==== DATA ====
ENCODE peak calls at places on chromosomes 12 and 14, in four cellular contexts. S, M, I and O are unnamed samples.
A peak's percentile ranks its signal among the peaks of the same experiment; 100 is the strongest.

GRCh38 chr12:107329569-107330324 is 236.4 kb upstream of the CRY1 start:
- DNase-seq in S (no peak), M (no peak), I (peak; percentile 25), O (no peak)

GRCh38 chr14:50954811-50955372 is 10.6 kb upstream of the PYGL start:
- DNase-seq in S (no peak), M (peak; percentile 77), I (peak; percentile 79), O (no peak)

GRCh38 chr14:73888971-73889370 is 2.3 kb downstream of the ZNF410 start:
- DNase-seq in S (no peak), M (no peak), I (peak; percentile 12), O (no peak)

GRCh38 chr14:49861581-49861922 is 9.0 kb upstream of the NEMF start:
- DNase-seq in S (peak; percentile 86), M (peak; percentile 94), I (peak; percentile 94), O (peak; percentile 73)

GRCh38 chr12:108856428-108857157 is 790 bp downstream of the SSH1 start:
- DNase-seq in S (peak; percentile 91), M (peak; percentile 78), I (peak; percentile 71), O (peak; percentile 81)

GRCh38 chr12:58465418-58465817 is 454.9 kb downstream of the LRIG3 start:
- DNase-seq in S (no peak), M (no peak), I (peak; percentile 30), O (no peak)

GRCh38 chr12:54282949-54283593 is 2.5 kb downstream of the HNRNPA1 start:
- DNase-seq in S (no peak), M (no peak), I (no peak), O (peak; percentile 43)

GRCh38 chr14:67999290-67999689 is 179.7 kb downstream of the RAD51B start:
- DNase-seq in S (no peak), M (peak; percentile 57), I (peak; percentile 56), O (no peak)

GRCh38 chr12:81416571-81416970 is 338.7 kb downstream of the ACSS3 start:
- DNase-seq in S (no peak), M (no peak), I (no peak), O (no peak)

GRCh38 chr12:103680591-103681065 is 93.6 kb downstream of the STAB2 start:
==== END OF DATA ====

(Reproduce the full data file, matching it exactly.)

ENCODE peak calls at places on chromosomes 12 and 14, in four cellular contexts. S, M, I and O are unnamed samples.
A peak's percentile ranks its signal among the peaks of the same experiment; 100 is the strongest.

GRCh38 chr12:107329569-107330324 is 236.4 kb upstream of the CRY1 start:
- DNase-seq in S (no peak), M (no peak), I (peak; percentile 25), O (no peak)

GRCh38 chr14:50954811-50955372 is 10.6 kb upstream of the PYGL start:
- DNase-seq in S (no peak), M (peak; percentile 77), I (peak; percentile 79), O (no peak)

GRCh38 chr14:73888971-73889370 is 2.3 kb downstream of the ZNF410 start:
- DNase-seq in S (no peak), M (no peak), I (peak; percentile 12), O (no peak)

GRCh38 chr14:49861581-49861922 is 9.0 kb upstream of the NEMF start:
- DNase-seq in S (peak; percentile 86), M (peak; percentile 94), I (peak; percentile 94), O (peak; percentile 73)

GRCh38 chr12:108856428-108857157 is 790 bp downstream of the SSH1 start:
- DNase-seq in S (peak; percentile 91), M (peak; percentile 78), I (peak; percentile 71), O (peak; percentile 81)

GRCh38 chr12:58465418-58465817 is 454.9 kb downstream of the LRIG3 start:
- DNase-seq in S (no peak), M (no peak), I (peak; percentile 30), O (no peak)

GRCh38 chr12:54282949-54283593 is 2.5 kb downstream of the HNRNPA1 start:
- DNase-seq in S (no peak), M (no peak), I (no peak), O (peak; percentile 43)

GRCh38 chr14:67999290-67999689 is 179.7 kb downstream of the RAD51B start:
- DNase-seq in S (no peak), M (peak; percentile 57), I (peak; percentile 56), O (no peak)

GRCh38 chr12:81416571-81416970 is 338.7 kb downstream of the ACSS3 start:
- DNase-seq in S (no peak), M (no peak), I (no peak), O (no peak)

GRCh38 chr12:103680591-103681065 is 93.6 kb downstream of the STAB2 start: